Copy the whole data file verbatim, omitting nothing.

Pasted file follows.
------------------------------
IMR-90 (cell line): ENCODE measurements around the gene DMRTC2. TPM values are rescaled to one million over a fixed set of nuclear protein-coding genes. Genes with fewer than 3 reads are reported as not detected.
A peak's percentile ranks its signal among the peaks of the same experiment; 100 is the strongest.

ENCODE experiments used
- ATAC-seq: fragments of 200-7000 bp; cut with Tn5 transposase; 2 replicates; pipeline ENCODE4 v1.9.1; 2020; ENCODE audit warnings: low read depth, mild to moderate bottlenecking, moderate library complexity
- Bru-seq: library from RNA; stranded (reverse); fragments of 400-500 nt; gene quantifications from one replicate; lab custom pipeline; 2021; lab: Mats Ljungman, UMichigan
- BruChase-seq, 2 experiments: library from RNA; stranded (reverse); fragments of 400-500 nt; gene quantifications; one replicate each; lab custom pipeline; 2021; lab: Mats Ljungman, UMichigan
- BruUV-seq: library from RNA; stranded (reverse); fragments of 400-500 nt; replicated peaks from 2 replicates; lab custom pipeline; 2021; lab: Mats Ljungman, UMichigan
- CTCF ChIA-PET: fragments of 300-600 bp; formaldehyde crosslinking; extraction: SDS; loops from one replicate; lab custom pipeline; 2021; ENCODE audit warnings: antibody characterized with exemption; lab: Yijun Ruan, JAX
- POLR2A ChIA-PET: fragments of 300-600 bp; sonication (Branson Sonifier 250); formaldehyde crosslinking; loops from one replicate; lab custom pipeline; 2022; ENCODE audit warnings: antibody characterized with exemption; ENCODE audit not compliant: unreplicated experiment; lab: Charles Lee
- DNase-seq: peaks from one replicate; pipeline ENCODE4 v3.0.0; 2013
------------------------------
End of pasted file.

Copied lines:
IMR-90 (cell line): ENCODE measurements around the gene DMRTC2. TPM values are rescaled to one million over a fixed set of nuclear protein-coding genes. Genes with fewer than 3 reads are reported as not detected.
A peak's percentile ranks its signal among the peaks of the same experiment; 100 is the strongest.

ENCODE experiments used
- ATAC-seq: fragments of 200-7000 bp; cut with Tn5 transposase; 2 replicates; pipeline ENCODE4 v1.9.1; 2020; ENCODE audit warnings: low read depth, mild to moderate bottlenecking, moderate library complexity
- Bru-seq: library from RNA; stranded (reverse); fragments of 400-500 nt; gene quantifications from one replicate; lab custom pipeline; 2021; lab: Mats Ljungman, UMichigan
- BruChase-seq, 2 experiments: library from RNA; stranded (reverse); fragments of 400-500 nt; gene quantifications; one replicate each; lab custom pipeline; 2021; lab: Mats Ljungman, UMichigan
- BruUV-seq: library from RNA; stranded (reverse); fragments of 400-500 nt; replicated peaks from 2 replicates; lab custom pipeline; 2021; lab: Mats Ljungman, UMichigan
- CTCF ChIA-PET: fragments of 300-600 bp; formaldehyde crosslinking; extraction: SDS; loops from one replicate; lab custom pipeline; 2021; ENCODE audit warnings: antibody characterized with exemption; lab: Yijun Ruan, JAX
- POLR2A ChIA-PET: fragments of 300-600 bp; sonication (Branson Sonifier 250); formaldehyde crosslinking; loops from one replicate; lab custom pipeline; 2022; ENCODE audit warnings: antibody characterized with exemption; ENCODE audit not compliant: unreplicated experiment; lab: Charles Lee
- DNase-seq: peaks from one replicate; pipeline ENCODE4 v3.0.0; 2013